Name of 9/11 Hijacker Known in 1999

9/11 Hijacker Briefly Detected By NSA in 1999

W A S H I N G T O N, Sept, 26 — The name of a future Sept. 11 hijacker was heard by the National Security Agency in early 1999, in what may have been the first detection by a U.S. intelligence agency of one of the 19 plotters who took part in the attacks.

The NSA, which gathers intelligence by eavesdropping on communications, "received information in which a 'Nawaf al-Hazmi' was referenced. The parties involved were unknown to NSA," said a U.S. intelligence official, speaking Wednesday on the condition of anonymity.

The intelligence official declined to provide more detail on the early 1999 reference. The NSA did not immediately provide the information to other intelligence agencies, the official said.

Al-Hazmi was one of the five hijackers on the plane that crashed into the Pentagon. In early 2000, he separately came to the attention of the CIA and the FBI, who learned he was at a meeting of al Qaeda operatives in Malaysia. It is unclear when the NSA information was matched with what the other counterterrorism agencies had learned.

But at some point, the NSA's information, kept in an agency database, also associated al-Hazmi with al Qaeda, according to a report by Eleanor Hill, the director of the congressional inquiry into the Sept. 11 attacks.

Hill's report, released last week, detailed the U.S. government's limited pre-Sept. 11 knowledge of the hijackers. NSA Director Lt. Gen. Michael Hayden told the congressional inquiry of his agency's information on Nawaf al-Hazmi, the intelligence official said.

The report concluded that U.S. intelligence knew of only three of the 19 eventual hijackers before the attacks: Nawaf al-Hazmi, Salim al-Hazmi and Khalid al-Mihdhar. Nawaf al-Hazmi and al-Mihdhar took part in the Malaysia meeting, and Salim al-Hazmi was a known associate of the two. U.S. officials had no knowledge of their intentions, the report says.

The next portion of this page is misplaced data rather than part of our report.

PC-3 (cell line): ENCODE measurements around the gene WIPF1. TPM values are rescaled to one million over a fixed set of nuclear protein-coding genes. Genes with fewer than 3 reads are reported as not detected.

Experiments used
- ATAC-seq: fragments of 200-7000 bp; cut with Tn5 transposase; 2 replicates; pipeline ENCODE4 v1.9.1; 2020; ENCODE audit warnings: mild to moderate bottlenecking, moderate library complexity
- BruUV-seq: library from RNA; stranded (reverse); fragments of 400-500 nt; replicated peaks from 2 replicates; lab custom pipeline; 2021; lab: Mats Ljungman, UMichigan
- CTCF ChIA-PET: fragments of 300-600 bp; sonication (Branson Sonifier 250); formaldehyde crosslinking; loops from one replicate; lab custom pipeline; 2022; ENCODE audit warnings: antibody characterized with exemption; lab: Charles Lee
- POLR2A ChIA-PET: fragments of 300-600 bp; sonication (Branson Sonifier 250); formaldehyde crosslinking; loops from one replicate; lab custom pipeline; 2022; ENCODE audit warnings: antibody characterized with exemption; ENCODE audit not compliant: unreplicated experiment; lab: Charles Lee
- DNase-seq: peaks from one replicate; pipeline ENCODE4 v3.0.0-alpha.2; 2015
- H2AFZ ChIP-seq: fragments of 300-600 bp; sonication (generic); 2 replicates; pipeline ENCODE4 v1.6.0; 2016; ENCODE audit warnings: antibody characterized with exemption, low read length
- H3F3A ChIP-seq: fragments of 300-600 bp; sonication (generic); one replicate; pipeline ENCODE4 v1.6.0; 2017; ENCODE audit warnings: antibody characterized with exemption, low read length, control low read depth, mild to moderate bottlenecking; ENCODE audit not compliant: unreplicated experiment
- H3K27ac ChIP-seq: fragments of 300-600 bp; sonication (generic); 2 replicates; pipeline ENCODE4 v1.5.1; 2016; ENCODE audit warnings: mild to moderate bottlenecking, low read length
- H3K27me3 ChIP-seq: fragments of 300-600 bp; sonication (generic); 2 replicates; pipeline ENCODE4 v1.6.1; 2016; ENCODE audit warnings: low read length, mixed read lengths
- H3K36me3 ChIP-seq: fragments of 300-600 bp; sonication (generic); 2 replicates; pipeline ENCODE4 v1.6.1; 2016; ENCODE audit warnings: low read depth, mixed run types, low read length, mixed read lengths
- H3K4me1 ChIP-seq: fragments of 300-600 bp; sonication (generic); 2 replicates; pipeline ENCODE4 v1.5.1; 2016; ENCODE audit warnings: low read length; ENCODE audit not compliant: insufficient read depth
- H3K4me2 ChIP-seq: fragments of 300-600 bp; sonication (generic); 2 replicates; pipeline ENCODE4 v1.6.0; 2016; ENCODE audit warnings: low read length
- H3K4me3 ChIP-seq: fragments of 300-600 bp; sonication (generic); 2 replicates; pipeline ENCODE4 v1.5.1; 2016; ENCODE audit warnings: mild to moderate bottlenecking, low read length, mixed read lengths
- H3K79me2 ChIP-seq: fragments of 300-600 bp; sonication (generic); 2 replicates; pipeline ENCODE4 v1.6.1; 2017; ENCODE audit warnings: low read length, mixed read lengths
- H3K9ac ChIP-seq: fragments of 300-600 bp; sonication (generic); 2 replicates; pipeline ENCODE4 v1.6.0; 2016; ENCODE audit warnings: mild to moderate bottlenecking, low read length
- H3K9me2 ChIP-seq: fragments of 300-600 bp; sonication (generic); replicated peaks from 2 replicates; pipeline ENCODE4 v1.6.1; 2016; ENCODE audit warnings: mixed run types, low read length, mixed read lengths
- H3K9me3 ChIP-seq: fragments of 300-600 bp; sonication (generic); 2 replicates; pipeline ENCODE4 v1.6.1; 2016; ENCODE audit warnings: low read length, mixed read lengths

Sept. 11 inquiry hearings, conducted by members of House and Senate Intelligence committees, were set to continue Thursday with the testimony of Cofer Black and Dale Watson, the top CIA and FBI counterterrorism officials at the time of the attacks.

Black ran the CIA's Counterterrorism Center from 1999 until May, and he remains with the agency. He previously served as an undercover CIA officer and played a role in France's capture of Ilich Ramirez Sanchez, commonly known as Carlos the Jackal, once the world's most famous terrorist.

Watson recently retired from his post as assistant director of the FBI's counterterrorism division.

—The Associated Press

Judge: ‘Shoe Bomb’ Suspect’s E-Mail Can Be Used at Trial

B O S T O N, Sept. 26 — E-mail from the man accused of trying to blow up a trans-Atlantic flight — including one note in which he described a duty to "remove the oppressive American forces" — can be used at his trial, a judge ruled Wednesday.

Attorneys for "shoe bomb" suspect Richard Reid had argued the search of Reid's electronic mail account was illegal because the search warrant was overly broad.

But U.S. District Judge William Young ruled that federal agents needed to search Reid's entire Hotmail account because they believed he could have communicated with co-conspirators in code.

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